30 miles south of Palermo, Sicily, there’s a small town with the motto Urbs Opulentissima—the richest city. Founded in 1185, Giuliana’s richness is probably more in its hilltop views, its proximity to two nature preserves, and its 16th century church, Santuario of Maria SS. dell’Udienza, with an alabaster statue of the Madonna.
Thinking About Light
Clark Hulings painted multiple Sicilian works from the early 1960s to the 2000s, but this is the only one we know of from this beautiful little place. Sicilian Light in Giuliana is a 20 x 30” oil from 1996. There are classic Hulings elements in this street scene: a somewhat unimpressed white donkey wearing saddle blanket, people going about their daily business, potted flowers, and visual evidence of work: buckets, laundry, an apple crate, and power lines and waterspouts. But here, we’re obviously being directed by the artist to think about the light. It’s pouring in from the top left of the canvas, highlighting the top of the church, and spotlighting the woman on her balcony and the man carrying his blue bag.
Interestingly, Hulings is using light to show us architectural details that we wouldn’t see otherwise. The left wall has an outline of an awning that’s not even in the painting—it’s higher above and casting a distinctive shadow on the scene. There’s also an interesting shadow on the top of cream-colored building on the right: it’s feathered, like a comb, and Hulings clearly had a specific idea of what was casting that shape.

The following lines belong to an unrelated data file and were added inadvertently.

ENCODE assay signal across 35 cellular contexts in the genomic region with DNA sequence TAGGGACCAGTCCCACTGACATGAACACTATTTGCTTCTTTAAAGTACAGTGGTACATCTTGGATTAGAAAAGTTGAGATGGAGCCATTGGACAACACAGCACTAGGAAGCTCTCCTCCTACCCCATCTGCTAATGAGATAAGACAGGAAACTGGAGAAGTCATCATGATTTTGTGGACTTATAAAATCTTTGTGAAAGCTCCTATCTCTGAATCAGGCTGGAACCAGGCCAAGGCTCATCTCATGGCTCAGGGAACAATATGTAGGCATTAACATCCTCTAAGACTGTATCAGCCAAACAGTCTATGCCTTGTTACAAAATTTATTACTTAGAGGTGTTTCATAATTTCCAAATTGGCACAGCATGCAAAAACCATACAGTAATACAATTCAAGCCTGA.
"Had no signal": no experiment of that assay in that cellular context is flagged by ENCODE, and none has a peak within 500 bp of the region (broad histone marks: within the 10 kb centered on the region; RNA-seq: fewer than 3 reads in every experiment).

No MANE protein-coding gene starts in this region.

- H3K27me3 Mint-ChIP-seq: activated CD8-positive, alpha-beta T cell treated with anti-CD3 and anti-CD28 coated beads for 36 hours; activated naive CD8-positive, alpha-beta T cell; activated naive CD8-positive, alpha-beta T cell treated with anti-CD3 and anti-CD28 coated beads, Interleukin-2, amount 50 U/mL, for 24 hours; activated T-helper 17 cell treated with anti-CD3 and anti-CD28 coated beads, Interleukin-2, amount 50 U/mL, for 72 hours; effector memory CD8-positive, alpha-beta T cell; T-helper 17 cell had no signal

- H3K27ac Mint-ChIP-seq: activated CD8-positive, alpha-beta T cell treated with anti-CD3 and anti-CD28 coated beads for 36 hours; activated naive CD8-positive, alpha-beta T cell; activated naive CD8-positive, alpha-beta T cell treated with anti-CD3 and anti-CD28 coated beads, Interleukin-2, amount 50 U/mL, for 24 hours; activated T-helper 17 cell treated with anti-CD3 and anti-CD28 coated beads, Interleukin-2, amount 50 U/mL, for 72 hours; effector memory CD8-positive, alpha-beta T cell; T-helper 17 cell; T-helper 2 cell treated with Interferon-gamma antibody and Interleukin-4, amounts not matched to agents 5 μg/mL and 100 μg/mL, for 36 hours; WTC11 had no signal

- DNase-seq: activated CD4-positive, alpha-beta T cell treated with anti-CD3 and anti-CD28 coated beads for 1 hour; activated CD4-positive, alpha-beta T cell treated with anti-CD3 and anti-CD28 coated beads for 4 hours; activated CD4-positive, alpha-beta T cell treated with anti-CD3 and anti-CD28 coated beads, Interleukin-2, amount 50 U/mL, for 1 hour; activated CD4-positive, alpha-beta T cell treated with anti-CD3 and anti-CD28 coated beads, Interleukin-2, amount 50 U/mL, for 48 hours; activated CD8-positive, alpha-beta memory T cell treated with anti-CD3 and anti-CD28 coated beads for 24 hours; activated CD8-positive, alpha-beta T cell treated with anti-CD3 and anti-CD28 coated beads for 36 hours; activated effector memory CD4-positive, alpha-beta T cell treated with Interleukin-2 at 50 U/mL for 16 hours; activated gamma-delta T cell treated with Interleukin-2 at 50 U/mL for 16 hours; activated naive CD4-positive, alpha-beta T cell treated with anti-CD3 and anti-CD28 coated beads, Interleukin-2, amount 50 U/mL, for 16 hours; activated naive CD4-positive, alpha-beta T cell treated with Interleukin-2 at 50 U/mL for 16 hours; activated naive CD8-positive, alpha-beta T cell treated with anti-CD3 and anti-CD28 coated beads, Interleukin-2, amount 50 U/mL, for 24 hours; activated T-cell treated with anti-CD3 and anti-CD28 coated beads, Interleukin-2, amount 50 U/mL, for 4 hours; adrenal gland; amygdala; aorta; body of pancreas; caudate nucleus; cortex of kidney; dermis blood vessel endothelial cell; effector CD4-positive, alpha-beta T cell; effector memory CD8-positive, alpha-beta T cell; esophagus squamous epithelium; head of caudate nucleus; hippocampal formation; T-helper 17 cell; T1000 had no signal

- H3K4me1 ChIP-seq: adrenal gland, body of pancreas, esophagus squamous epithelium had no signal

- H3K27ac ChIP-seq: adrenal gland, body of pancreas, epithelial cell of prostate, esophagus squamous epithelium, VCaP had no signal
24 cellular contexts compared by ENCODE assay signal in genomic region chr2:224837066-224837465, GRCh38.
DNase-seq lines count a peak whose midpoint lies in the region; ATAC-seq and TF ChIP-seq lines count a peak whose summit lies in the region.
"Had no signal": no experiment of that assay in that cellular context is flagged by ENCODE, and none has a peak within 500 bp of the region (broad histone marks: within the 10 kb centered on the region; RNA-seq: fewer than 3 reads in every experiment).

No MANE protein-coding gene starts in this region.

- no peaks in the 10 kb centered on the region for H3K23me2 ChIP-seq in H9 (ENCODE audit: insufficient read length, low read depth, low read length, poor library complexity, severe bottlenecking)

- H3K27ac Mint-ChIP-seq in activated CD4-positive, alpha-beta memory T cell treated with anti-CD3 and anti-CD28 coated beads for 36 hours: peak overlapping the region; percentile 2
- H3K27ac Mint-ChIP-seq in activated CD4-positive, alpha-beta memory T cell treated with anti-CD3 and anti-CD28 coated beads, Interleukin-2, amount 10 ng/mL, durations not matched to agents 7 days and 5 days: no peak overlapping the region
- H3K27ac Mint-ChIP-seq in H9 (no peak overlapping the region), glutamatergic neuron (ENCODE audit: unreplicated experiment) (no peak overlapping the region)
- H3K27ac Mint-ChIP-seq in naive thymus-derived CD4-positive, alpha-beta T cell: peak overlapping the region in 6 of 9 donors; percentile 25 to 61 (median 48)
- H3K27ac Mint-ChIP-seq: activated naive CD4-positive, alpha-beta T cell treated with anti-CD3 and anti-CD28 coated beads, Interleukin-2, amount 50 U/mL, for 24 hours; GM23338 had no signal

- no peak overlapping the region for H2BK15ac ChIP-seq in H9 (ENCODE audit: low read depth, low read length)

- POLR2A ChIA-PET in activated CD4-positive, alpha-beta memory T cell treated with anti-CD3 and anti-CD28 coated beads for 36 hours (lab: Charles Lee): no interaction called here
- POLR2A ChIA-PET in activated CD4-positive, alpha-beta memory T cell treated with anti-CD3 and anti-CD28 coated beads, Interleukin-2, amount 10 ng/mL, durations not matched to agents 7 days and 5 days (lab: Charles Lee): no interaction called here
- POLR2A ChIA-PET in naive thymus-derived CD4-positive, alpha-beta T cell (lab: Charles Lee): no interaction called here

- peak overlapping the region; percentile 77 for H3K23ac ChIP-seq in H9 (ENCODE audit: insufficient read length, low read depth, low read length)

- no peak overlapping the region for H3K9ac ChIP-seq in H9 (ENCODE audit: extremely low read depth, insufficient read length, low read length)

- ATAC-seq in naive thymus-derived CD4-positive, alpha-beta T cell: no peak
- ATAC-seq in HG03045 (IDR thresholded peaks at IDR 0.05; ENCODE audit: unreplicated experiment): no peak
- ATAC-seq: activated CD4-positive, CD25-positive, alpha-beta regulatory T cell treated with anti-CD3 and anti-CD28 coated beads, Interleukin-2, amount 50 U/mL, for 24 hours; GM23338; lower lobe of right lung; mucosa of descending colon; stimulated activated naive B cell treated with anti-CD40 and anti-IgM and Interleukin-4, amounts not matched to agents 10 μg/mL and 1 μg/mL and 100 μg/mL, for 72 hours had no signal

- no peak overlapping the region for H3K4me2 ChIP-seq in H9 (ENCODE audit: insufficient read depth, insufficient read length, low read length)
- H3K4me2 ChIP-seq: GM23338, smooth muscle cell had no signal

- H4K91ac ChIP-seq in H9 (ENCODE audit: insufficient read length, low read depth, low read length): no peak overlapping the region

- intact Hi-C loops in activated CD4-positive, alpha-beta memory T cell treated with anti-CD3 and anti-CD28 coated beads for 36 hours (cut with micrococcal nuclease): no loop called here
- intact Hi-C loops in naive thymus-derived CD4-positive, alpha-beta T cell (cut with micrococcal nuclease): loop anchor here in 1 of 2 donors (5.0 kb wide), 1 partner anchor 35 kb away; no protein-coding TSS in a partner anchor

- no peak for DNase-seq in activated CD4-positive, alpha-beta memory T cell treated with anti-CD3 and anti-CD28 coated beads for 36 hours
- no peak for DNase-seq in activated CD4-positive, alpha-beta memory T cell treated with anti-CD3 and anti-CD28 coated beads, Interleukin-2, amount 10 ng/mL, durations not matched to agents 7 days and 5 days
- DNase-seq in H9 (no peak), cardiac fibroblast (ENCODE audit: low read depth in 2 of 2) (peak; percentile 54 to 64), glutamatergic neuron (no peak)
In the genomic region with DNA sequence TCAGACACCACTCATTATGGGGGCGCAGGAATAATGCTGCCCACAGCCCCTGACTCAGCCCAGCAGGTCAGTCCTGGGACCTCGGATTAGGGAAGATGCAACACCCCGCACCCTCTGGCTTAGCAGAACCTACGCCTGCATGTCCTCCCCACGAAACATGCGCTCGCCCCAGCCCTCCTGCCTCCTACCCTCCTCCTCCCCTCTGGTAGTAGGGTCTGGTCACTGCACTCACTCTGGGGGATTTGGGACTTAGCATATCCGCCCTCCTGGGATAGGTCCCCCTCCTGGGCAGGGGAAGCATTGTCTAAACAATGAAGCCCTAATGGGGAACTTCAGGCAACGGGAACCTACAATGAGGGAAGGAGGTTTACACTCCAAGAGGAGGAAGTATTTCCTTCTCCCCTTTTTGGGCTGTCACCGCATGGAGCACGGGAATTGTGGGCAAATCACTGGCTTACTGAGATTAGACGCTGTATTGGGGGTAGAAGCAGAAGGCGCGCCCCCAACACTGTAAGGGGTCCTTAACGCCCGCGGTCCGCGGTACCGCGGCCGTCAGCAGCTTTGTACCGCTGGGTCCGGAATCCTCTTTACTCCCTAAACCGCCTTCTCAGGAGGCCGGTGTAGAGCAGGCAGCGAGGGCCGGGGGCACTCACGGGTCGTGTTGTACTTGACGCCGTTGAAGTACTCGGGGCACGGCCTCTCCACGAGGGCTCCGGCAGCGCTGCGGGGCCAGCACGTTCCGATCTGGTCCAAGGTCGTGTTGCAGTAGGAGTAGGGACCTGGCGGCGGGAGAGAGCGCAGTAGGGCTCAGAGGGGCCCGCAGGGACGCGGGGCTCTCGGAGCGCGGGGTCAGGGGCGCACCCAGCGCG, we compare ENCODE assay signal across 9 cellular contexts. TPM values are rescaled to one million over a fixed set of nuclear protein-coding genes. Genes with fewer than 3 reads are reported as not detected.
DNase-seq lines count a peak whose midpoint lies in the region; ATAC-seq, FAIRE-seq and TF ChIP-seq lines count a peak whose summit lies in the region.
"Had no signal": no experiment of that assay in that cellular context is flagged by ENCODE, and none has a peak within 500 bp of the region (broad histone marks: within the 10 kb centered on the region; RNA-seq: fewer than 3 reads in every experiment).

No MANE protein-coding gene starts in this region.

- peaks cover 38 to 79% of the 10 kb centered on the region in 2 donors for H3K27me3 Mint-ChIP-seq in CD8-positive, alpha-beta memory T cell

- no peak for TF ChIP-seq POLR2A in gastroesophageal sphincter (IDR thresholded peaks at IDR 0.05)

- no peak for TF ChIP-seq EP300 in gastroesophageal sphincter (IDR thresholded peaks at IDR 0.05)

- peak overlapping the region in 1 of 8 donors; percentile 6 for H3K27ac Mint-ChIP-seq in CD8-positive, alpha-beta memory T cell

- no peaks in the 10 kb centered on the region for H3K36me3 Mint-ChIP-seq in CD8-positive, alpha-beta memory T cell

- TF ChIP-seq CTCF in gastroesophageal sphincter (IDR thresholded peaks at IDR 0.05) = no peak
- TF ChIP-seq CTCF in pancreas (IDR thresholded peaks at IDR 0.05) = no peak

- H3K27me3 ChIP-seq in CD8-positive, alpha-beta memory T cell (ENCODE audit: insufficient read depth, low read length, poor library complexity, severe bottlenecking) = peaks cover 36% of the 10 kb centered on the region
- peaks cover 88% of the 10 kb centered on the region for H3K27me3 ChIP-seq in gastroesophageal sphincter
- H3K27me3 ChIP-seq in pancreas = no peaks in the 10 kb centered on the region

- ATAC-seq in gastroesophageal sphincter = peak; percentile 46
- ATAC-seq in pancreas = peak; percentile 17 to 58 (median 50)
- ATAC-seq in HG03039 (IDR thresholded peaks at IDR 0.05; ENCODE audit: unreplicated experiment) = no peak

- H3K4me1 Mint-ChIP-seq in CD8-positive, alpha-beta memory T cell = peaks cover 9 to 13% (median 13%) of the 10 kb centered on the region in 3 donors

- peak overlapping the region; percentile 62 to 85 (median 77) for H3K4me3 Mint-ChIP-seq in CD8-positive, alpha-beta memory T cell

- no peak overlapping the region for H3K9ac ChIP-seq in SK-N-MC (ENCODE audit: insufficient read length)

He’s given us many different textures and patinas to absorb here, and characteristically, Hulings has made decisions about which flagstones on the street show detail and which are smoothed over; and where the detail in the stucco walls, terra cotta roof tiles, and wooden doors and shutters are in sharp relief, and where they are softer. It’s all a well-choreographed dance for the eye—that ultimately suggests life’s daily rhythms in a very old city.
This painting is up for auction at Jackson Hole this September 16 & 17th 2022—just a few weeks away from what would have been Clark Hulings’ 100th Birthday. It’s an auspicious time for a lucky collector to take home this piece of the Hulings legacy. Just let us know email@example.com if we can make an introduction to our friends at Jackson Hole.